The Works of Shakespeare: In Eight Volumes : Collated with the Oldest Copies, and Corrected, with Notes, Explanatory, and Critical, Volum 6
C. Hitch and L. Hawes, J. and R. Tonson, B. Dod, G. Woodfall, J. Rivington, R. Baldwin, T. Longman, S. Crowder and Company, W. Johnson, C. Corbet, T. Lownds, and T. Caslon, 1762
Què en diuen els usuaris - Escriviu una ressenya
No hem trobat cap ressenya als llocs habituals.
Altres edicions - Mostra-ho tot
againſt Apem arms bear better blood bring brother changes comes Coriolanus Corn daughter dead death doth enemies Enter Exeunt Exit eyes fall father fear fight firſt follow fons Fool fortune friends give Gods gone hand hath head hear heart hold honour houſe I'll i'th keep Kent King Lady Lear leave live look Lord Lucius Macb Macbeth Marcius maſter means moſt mother muſt nature never night noble peace Poet poor pray preſent Rome ſay SCENE ſee Senators Serv ſhall ſhe ſhould ſome ſon ſpeak ſtand ſuch ſword tears tell thee there's theſe thine thing thoſe thou thou art thought Timon Titus tongue Tribunes true uſe voices whoſe Witch worthy
Pàgina 275 - Than wishest should be undone. Hie thee hither, That I may pour my spirits in thine ear; And chastise with the valour of my tongue All that impedes thee from the golden round, Which fate and metaphysical aid doth seem To have thee crown'd withal.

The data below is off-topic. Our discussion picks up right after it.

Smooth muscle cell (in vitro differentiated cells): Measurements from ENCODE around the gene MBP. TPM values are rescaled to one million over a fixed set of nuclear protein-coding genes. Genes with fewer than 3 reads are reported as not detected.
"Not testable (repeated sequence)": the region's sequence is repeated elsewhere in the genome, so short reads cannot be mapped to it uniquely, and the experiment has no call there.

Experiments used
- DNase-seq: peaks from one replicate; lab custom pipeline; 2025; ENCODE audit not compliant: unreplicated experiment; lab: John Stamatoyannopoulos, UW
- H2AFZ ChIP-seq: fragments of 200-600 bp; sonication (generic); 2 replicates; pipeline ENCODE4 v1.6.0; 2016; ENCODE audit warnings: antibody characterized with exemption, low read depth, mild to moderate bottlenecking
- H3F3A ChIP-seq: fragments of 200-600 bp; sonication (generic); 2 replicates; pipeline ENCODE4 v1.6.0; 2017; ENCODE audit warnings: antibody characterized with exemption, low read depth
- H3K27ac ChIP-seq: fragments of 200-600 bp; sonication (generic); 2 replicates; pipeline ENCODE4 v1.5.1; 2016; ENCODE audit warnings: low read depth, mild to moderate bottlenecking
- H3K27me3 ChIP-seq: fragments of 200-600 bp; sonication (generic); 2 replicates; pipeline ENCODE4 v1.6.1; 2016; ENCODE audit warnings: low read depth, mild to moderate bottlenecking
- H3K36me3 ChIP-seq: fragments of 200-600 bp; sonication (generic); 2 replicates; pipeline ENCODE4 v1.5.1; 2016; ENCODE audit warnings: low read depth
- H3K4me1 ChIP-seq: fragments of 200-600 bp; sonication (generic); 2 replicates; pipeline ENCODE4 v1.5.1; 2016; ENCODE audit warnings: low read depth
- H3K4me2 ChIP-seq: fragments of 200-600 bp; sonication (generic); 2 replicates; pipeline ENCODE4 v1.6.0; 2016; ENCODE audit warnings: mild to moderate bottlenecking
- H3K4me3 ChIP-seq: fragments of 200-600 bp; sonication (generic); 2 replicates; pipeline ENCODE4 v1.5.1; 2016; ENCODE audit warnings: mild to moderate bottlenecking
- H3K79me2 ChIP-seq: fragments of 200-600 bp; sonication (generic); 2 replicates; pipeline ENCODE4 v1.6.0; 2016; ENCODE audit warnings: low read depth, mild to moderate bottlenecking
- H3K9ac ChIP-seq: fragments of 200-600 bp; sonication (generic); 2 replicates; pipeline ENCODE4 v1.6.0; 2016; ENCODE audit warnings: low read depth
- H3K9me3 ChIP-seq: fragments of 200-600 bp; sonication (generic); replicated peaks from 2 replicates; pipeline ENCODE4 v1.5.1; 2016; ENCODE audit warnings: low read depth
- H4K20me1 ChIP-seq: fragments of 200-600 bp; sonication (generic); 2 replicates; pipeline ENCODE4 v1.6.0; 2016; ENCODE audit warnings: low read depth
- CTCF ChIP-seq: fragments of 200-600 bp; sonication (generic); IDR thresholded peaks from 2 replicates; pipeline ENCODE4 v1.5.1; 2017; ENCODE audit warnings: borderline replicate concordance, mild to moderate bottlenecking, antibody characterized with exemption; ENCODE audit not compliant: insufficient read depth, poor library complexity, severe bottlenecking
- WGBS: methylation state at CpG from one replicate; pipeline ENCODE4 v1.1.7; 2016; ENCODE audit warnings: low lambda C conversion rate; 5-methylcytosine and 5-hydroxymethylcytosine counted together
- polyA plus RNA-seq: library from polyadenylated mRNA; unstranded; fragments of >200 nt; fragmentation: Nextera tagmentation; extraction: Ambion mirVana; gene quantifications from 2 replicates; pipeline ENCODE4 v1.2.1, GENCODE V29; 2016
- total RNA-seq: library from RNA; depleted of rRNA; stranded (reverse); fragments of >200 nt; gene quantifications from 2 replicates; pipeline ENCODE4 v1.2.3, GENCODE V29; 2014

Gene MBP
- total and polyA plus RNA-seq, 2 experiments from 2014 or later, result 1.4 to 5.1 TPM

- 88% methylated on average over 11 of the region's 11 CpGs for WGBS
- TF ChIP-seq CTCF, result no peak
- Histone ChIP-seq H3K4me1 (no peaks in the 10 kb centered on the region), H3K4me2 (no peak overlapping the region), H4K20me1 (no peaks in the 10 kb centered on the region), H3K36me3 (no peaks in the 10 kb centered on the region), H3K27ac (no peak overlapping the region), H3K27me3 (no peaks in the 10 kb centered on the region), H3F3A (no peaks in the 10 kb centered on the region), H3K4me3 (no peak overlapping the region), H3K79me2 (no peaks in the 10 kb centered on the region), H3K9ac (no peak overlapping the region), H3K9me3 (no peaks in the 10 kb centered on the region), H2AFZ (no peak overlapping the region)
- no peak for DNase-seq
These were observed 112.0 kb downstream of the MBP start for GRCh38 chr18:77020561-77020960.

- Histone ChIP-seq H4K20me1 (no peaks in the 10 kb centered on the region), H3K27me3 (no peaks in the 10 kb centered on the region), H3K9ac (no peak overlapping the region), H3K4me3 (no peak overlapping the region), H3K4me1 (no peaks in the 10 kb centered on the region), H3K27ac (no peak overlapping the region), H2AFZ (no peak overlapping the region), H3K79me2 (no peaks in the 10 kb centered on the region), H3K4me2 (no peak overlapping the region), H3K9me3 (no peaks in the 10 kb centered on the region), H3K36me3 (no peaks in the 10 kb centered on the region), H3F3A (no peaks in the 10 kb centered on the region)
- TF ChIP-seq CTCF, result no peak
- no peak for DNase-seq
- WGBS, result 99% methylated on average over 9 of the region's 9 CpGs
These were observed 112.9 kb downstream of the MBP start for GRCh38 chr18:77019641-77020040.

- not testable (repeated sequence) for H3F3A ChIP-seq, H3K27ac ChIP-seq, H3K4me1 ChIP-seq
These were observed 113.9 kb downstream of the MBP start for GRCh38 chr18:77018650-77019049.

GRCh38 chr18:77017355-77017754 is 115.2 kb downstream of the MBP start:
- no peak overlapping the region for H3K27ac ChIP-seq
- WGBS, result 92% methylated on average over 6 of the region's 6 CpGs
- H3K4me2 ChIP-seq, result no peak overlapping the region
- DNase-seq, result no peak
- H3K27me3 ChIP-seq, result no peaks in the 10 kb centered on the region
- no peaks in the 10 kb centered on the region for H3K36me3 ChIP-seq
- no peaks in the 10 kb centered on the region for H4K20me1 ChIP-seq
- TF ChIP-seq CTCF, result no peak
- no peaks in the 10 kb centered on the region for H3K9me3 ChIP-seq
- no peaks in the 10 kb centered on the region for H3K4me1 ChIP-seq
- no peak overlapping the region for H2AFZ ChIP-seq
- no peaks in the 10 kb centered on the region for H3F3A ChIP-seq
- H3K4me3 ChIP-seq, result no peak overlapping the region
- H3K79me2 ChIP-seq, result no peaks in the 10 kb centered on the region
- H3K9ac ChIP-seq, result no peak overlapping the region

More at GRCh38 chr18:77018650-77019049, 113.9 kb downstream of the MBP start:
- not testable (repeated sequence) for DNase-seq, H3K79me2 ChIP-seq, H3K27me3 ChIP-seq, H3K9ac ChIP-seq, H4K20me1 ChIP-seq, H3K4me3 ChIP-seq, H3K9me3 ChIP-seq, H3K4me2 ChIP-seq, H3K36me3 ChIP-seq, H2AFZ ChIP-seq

Pàgina 299 - Come, seeling night, Scarf up the tender eye of pitiful day; And with thy bloody and invisible hand Cancel and tear to pieces that great bond Which keeps me pale! Light thickens; and the crow Makes wing to the rooky wood: Good things of day begin to droop and drowse; Whiles night's black agents to their preys do rouse.
Pàgina 279 - Besides, this Duncan Hath borne his faculties so meek, hath been So clear in his great office, that his virtues Will plead like angels, trumpet-tongued, against The deep damnation of his taking-off...
Pàgina 283 - I go, and it is done: the bell invites me. Hear it not, Duncan, for it is a knell That summons thee to heaven, or to hell.
Pàgina 276 - Your face, my thane, is as a book, where men May read strange matters : — to beguile the time, Look like the time ; bear welcome in your eye, Your hand, your tongue : look like the innocent flower, But be the serpent under it.
Pàgina 102 - I'd use them so That heaven's vault should crack. — She's gone for ever ! — I know when one is dead, and when one lives ; She's dead as earth.
Pàgina 289 - Had I but died an hour before this chance, I had liv'da blessed time; for, from this instant, There's nothing serious in mortality : All is but toys : renown, and grace, is dead ; The wine of life is drawn, and the mere lees Is left this vault to brag of.
Pàgina 6 - Unhappy that I am, I cannot heave My heart into my mouth. I love your majesty According to my bond; nor more nor less.
Pàgina 52 - Spit, fire! spout, rain! Nor rain, wind, thunder, fire, are my daughters: I tax not you, you elements, with unkindness; I never gave you kingdom, call'd you children, You owe me no subscription: then let fall Your horrible pleasure; here I stand, your slave, A poor, infirm, weak, and despis'd old man.